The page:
Ecco the Dolphin is an action-adventure game developed by Novotrade International and published by Sega in 1992. Starring the titular Ecco, a bottlenosed dolphin with a strange constellation-shaped birthmark on his forehead, the game was unique at the time for exploring the vast depths of the ocean.
“It’s dolphins, right?” was the common refrain of most parents purchasing Ecco games for their children. Nothing could be bad about some nice, adorable, friendly dolphins! Even discarding the fact that real life dolphins are brutal and carnivorous, it was still a flawed premise from the start to assume that every animal protagonist would be as friendly as Sonic the Hedgehog… which was still a game with its own problems, but that’s for another article.
Needless to say, this didn’t pan out well for the children who received these gracious gifts. Just like Ecco himself, we’ll learn to experience true fear after the jump.
Why the hell did they decide to make Sonic the Hedgehog the star of an educational game for children? Who allowed this to happen? We want names. Who, somewhere in the leadership of Sega, let this happen? Who?
In the mid-1990s, Sonic the Hedgehog was one of the hottest video game characters out there. His too-cool attitude and the blisteringly fast gameplay of his games made him the slick alternative to the stuffy Mario. And with how popular he was, this meant there was a bounty of Sonic the Hedgehog branded everything: Sonic the Hedgehog toys, Sonic the Hedgehog comics, Sonic the Hedgehog cartoons, Sonic the Hedgehog canned pasta… The list goes on. It only makes sense that Sega would want a Sonic the Hedgehog game for elementary schoolers, right?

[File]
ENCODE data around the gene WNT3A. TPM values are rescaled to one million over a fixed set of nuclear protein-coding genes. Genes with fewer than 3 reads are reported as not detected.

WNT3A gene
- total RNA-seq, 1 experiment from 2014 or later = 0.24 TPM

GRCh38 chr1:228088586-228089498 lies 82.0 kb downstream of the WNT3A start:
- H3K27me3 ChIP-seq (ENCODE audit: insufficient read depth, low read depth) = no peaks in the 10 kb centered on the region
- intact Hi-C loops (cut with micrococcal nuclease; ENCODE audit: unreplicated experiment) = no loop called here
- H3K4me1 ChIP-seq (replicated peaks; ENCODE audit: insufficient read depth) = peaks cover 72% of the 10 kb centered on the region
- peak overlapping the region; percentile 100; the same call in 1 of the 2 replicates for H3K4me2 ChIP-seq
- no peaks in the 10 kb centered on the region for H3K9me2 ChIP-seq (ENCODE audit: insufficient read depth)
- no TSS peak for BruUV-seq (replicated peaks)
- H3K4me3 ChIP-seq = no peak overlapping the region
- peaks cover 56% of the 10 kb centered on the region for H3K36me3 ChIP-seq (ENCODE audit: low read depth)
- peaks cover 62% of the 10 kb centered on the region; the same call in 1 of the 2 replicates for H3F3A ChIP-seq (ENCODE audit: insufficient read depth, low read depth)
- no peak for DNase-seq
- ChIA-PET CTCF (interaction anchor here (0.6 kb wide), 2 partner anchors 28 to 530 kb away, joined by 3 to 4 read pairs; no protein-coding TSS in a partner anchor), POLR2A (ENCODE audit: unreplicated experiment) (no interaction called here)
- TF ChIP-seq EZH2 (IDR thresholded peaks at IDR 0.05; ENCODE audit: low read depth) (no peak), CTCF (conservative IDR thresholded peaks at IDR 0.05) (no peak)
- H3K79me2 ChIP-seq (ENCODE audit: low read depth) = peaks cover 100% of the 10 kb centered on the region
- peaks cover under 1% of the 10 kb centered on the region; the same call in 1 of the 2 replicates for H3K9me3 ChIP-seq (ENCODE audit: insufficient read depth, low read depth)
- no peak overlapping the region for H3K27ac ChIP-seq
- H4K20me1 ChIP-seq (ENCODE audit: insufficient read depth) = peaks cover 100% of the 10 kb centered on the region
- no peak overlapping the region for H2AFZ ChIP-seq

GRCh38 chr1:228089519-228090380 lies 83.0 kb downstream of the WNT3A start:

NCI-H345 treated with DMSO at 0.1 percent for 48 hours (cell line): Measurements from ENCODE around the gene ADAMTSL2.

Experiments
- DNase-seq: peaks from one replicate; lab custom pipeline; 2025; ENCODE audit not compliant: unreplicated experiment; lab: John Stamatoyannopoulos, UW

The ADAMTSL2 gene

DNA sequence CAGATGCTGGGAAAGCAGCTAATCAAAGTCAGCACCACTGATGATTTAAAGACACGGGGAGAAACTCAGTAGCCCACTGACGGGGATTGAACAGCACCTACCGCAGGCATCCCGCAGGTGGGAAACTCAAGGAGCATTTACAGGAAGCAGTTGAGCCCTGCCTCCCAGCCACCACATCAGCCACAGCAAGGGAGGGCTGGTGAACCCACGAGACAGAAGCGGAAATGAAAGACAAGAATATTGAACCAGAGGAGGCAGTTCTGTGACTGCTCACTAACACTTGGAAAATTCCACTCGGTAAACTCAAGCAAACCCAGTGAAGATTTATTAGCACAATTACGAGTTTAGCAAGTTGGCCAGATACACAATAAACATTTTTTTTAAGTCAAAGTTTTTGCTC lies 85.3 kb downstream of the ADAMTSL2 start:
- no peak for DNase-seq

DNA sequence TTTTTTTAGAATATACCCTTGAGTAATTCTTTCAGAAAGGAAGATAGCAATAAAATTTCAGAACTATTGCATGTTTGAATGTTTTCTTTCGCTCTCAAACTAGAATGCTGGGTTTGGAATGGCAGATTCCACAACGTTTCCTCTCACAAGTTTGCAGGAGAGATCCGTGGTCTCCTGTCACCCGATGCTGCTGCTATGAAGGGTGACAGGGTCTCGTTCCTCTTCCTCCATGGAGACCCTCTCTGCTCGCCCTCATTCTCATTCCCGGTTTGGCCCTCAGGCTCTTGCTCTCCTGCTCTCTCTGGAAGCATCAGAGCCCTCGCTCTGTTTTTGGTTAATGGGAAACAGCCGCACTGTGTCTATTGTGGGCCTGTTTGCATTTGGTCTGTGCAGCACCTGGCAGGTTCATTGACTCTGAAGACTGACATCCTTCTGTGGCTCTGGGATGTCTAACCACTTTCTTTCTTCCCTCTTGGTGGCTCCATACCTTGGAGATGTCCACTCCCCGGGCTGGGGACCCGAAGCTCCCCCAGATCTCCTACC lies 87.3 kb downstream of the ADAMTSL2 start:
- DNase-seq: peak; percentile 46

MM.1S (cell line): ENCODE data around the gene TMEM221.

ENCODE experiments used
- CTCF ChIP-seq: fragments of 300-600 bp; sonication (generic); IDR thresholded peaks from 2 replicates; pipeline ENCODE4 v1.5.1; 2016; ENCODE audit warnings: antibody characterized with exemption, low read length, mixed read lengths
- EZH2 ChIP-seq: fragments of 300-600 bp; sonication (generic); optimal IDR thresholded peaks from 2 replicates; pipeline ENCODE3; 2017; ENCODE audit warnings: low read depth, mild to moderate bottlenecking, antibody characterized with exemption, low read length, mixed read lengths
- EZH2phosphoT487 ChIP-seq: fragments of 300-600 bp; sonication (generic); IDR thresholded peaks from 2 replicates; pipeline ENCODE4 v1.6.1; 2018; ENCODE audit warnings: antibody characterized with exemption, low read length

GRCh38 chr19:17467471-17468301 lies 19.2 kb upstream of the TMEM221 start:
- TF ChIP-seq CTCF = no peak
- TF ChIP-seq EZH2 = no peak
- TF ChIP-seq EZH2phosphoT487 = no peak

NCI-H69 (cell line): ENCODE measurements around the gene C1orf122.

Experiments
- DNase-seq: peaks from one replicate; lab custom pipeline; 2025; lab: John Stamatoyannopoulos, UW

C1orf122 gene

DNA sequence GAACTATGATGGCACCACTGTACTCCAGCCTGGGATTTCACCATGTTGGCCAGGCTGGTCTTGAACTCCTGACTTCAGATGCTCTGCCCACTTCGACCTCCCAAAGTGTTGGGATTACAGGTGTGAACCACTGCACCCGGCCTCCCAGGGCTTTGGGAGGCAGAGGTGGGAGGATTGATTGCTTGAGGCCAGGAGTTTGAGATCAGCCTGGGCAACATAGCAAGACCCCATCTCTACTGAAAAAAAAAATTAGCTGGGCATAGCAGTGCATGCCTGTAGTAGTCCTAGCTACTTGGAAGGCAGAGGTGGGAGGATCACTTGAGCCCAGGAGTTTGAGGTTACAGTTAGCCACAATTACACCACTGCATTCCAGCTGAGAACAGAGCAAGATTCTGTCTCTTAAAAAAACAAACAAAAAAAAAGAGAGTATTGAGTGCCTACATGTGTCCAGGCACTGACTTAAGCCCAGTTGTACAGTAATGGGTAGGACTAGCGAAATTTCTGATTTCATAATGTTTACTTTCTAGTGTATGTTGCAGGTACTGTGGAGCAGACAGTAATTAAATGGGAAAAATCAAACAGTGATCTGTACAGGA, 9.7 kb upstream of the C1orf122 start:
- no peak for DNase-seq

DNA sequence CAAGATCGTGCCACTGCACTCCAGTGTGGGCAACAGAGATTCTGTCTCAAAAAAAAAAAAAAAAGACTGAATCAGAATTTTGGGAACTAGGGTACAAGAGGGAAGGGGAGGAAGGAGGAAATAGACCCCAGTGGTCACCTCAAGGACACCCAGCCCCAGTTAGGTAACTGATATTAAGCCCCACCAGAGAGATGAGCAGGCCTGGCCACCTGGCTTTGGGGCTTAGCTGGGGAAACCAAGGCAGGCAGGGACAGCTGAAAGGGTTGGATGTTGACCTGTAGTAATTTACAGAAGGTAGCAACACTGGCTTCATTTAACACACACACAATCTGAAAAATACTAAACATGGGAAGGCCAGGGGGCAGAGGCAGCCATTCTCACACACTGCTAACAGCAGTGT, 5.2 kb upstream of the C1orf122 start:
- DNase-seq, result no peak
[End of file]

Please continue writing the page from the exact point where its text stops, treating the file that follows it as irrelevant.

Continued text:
In comes Sonic’s Schoolhouse, a tale of bad branding decisions and corporate failure.
This is the first article in our new series, Retrospectacles, where we look back at beloved pop cultural sensations and break them down for the utterly cringeworthy things about them. From Sonic to the Catholic church, nothing is sacred from the eyes of dogmatic opinions and random development factoids. Speaking of Sonic, the poor blue hedgehog just happens to be our first target!
Sonic 3D Blast, also known as Sonic 3D: Flickies’ Island, was a 1996 platformer developed by Traveller’s Tales and Sonic Team. Published for the Sega Genesis a year before the console’s discontinuation, at one of the worst points of Sonic the Hedgehog’s lifespan as a franchise, there were a lot of things to go wrong here.
After the jump, we’ll delve into the history of the band-aid Sega used to cover up the gaping wound that Sonic X-treme left, touch upon the timeline of Sonic in 3D, find out about birds, and take a trip to Hell!